By Hugh Vaughan

A mood of grief was in the air as locals mourned the imminent destruction of thousands of trees at the site of the former IBM campus at West Pennant Hills on the evening of Friday the 4th of February. Forest

Mirvac is proposing 8-9 storey apartment blocks on the site – not approved in the earlier rezoning consent – and the heavy machinery, the jack hammers and the chain saws are poised to begin their destructive work at any time.
Senator Mehreen Faruqi, state MP David Shoebridge and local government leaders gathered with around 50 – 100 locals, who have opposed the development over many years, to mark the imminent loss with a Vigil for the Forest.

As the sun set, the lanterns came on, illuminating supporters wearing funeral black for the forest to be lost and the wildlife that will suffer and lose their homes. A lone violin, played by wildlife carer and violinist Shane Warden, intoned music by Bach and Philip Glass. Passing motorists on Castle Hill Road tooted and waved in support.

Speaking first, Senator Faruqi described her sadness for the critically endangered forest being cleared for unaffordable housing. Hills Shire Councillor Ryan Tracey spoke of his long battle against development on the site, unwanted by the people of his East Ward.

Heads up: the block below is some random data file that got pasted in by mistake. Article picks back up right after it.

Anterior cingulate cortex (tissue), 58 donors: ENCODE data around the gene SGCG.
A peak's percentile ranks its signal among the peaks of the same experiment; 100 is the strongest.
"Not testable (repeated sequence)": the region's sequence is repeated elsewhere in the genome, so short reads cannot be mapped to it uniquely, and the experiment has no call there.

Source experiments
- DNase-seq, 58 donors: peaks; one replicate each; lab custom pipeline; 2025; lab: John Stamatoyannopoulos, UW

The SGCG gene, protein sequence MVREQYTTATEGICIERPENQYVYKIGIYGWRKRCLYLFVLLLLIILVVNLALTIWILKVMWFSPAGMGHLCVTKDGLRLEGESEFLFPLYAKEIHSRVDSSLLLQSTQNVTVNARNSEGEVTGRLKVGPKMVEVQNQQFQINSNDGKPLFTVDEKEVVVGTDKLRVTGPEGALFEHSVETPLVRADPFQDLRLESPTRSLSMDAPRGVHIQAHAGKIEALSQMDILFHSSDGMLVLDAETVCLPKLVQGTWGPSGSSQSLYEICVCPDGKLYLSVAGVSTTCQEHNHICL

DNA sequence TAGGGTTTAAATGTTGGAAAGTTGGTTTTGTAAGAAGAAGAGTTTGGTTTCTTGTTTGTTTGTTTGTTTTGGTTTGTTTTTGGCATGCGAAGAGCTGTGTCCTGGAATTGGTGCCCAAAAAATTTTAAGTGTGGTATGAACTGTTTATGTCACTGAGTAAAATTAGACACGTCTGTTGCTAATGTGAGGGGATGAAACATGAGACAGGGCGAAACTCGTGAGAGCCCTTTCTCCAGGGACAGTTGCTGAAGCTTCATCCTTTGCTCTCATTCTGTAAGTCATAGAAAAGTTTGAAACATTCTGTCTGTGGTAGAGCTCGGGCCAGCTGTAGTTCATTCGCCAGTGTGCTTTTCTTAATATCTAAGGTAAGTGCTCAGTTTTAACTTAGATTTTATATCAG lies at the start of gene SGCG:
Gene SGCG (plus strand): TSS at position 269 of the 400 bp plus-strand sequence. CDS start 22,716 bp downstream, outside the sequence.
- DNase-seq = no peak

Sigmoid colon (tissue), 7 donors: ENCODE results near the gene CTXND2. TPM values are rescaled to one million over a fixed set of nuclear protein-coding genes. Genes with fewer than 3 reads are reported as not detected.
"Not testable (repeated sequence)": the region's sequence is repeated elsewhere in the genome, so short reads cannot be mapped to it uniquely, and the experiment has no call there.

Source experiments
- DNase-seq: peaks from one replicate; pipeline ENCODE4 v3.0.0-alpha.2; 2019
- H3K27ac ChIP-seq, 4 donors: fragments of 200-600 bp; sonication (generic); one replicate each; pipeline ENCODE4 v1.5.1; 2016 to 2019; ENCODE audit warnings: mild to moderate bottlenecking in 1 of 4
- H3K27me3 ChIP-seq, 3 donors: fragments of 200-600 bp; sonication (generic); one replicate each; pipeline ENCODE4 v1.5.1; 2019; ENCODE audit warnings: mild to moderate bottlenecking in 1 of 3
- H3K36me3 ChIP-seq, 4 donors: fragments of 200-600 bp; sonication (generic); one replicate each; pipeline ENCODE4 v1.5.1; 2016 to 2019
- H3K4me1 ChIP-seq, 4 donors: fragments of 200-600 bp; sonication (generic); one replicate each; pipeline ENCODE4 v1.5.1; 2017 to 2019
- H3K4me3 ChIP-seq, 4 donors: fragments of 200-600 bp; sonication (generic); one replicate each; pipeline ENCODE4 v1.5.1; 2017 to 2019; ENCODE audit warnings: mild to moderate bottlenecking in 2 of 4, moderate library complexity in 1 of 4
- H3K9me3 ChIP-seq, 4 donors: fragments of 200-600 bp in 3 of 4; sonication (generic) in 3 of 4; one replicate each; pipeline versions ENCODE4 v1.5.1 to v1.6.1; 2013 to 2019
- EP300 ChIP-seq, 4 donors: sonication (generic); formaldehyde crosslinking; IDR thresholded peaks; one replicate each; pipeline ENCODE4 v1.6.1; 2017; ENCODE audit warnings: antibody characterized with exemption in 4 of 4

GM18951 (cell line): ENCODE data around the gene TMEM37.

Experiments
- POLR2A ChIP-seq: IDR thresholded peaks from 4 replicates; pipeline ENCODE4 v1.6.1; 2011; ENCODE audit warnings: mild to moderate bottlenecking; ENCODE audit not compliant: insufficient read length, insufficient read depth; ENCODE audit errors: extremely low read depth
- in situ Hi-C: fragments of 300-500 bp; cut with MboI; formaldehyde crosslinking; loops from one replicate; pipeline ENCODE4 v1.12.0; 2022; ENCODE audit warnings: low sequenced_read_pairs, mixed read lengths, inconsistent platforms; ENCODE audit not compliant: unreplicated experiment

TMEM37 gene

Hornsby Shire Councillor Emma Heyde has been relentless in her fight for the forest at Coonara Avenue. She noted “No fancy landscaping or press releases about a ‘residential community’ by Mirvac will ever erase the memory of the 3000 trees they destroyed. The Hills desperately needs green space, not more overpriced apartments.”

Children in the crowd wondered where the hundreds and thousands of displaced animals, including threatened Powerful Owls, would find a new home or their next meal. State MP, David Shoebridge, acknowledged the “five-year campaign for nature by a community that came together and forced its local council to back them, but then was confronted by the money and influence of the property industry at state and federal levels”.

Newly-elected Hills Shire Councillor Mila Kasby spoke of the connection to country of indigenous peoples here and the world over and how we ignore their wisdom at our peril. She concluded by reading the poem “The Thin Green Line” by Jim Teys, including these lines:

“From the ocean shares To rainforest depths, Raising our banners, On Parliament steps…”

“For the earth we love, our sacred place, To preserve it for, the human race.

Noise from construction of 252 units and 166 houses at the site is likely to affect local residents over the next several years. The Cumberland State forest, adjoining the site, a huge tourist attraction for the Hills Shire, will have its peaceful tranquillity disturbed by the sound of chainsaws and building works.

Despite the development having been rejected by the local council, the work has been fast-tracked by the state government – ostensibly as a pandemic recovery measure. The precious but small and fragile Cumberland Forest ecosystem is about to lose thousands of trees for new towering concrete neighbours – and that is truly a loss to be mourned.